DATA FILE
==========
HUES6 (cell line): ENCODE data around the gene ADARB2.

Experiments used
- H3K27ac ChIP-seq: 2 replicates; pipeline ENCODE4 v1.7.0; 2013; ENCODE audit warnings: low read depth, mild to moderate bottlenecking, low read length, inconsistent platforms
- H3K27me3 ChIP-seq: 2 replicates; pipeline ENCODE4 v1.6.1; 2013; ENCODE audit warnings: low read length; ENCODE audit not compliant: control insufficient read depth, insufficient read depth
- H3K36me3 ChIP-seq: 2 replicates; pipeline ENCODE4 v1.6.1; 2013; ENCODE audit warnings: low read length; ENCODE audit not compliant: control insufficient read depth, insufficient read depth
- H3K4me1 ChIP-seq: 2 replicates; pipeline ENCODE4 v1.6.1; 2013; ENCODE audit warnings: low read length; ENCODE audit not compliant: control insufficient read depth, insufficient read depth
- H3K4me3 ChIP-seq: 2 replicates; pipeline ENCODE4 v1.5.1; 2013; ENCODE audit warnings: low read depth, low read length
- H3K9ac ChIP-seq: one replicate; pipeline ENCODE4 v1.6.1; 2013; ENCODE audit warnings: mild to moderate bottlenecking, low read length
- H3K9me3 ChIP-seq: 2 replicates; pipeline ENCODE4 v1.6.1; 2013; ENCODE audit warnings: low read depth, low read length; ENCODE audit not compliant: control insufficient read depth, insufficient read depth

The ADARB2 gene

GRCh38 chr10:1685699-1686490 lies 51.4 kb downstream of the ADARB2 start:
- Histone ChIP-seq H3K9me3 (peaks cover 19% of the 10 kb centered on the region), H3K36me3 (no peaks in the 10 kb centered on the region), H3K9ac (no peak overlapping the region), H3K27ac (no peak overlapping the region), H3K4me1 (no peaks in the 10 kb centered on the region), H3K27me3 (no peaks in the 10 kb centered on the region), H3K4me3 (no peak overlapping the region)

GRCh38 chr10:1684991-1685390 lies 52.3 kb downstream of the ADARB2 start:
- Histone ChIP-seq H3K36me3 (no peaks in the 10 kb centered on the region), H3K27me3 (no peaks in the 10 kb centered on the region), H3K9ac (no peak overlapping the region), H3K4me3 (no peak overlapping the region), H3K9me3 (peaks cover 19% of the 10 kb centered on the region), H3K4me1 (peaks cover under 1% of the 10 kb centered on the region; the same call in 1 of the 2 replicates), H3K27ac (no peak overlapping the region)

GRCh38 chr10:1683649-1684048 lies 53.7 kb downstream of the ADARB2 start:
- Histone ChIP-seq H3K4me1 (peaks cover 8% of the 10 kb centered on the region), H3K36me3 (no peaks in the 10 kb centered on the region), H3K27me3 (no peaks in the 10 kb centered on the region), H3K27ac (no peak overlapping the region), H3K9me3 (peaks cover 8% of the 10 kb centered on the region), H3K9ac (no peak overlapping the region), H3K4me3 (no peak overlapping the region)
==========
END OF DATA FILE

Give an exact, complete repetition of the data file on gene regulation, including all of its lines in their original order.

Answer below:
HUES6 (cell line): ENCODE data around the gene ADARB2.

Experiments used
- H3K27ac ChIP-seq: 2 replicates; pipeline ENCODE4 v1.7.0; 2013; ENCODE audit warnings: low read depth, mild to moderate bottlenecking, low read length, inconsistent platforms
- H3K27me3 ChIP-seq: 2 replicates; pipeline ENCODE4 v1.6.1; 2013; ENCODE audit warnings: low read length; ENCODE audit not compliant: control insufficient read depth, insufficient read depth
- H3K36me3 ChIP-seq: 2 replicates; pipeline ENCODE4 v1.6.1; 2013; ENCODE audit warnings: low read length; ENCODE audit not compliant: control insufficient read depth, insufficient read depth
- H3K4me1 ChIP-seq: 2 replicates; pipeline ENCODE4 v1.6.1; 2013; ENCODE audit warnings: low read length; ENCODE audit not compliant: control insufficient read depth, insufficient read depth
- H3K4me3 ChIP-seq: 2 replicates; pipeline ENCODE4 v1.5.1; 2013; ENCODE audit warnings: low read depth, low read length
- H3K9ac ChIP-seq: one replicate; pipeline ENCODE4 v1.6.1; 2013; ENCODE audit warnings: mild to moderate bottlenecking, low read length
- H3K9me3 ChIP-seq: 2 replicates; pipeline ENCODE4 v1.6.1; 2013; ENCODE audit warnings: low read depth, low read length; ENCODE audit not compliant: control insufficient read depth, insufficient read depth

The ADARB2 gene

GRCh38 chr10:1685699-1686490 lies 51.4 kb downstream of the ADARB2 start:
- Histone ChIP-seq H3K9me3 (peaks cover 19% of the 10 kb centered on the region), H3K36me3 (no peaks in the 10 kb centered on the region), H3K9ac (no peak overlapping the region), H3K27ac (no peak overlapping the region), H3K4me1 (no peaks in the 10 kb centered on the region), H3K27me3 (no peaks in the 10 kb centered on the region), H3K4me3 (no peak overlapping the region)

GRCh38 chr10:1684991-1685390 lies 52.3 kb downstream of the ADARB2 start:
- Histone ChIP-seq H3K36me3 (no peaks in the 10 kb centered on the region), H3K27me3 (no peaks in the 10 kb centered on the region), H3K9ac (no peak overlapping the region), H3K4me3 (no peak overlapping the region), H3K9me3 (peaks cover 19% of the 10 kb centered on the region), H3K4me1 (peaks cover under 1% of the 10 kb centered on the region; the same call in 1 of the 2 replicates), H3K27ac (no peak overlapping the region)

GRCh38 chr10:1683649-1684048 lies 53.7 kb downstream of the ADARB2 start:
- Histone ChIP-seq H3K4me1 (peaks cover 8% of the 10 kb centered on the region), H3K36me3 (no peaks in the 10 kb centered on the region), H3K27me3 (no peaks in the 10 kb centered on the region), H3K27ac (no peak overlapping the region), H3K9me3 (peaks cover 8% of the 10 kb centered on the region), H3K9ac (no peak overlapping the region), H3K4me3 (no peak overlapping the region)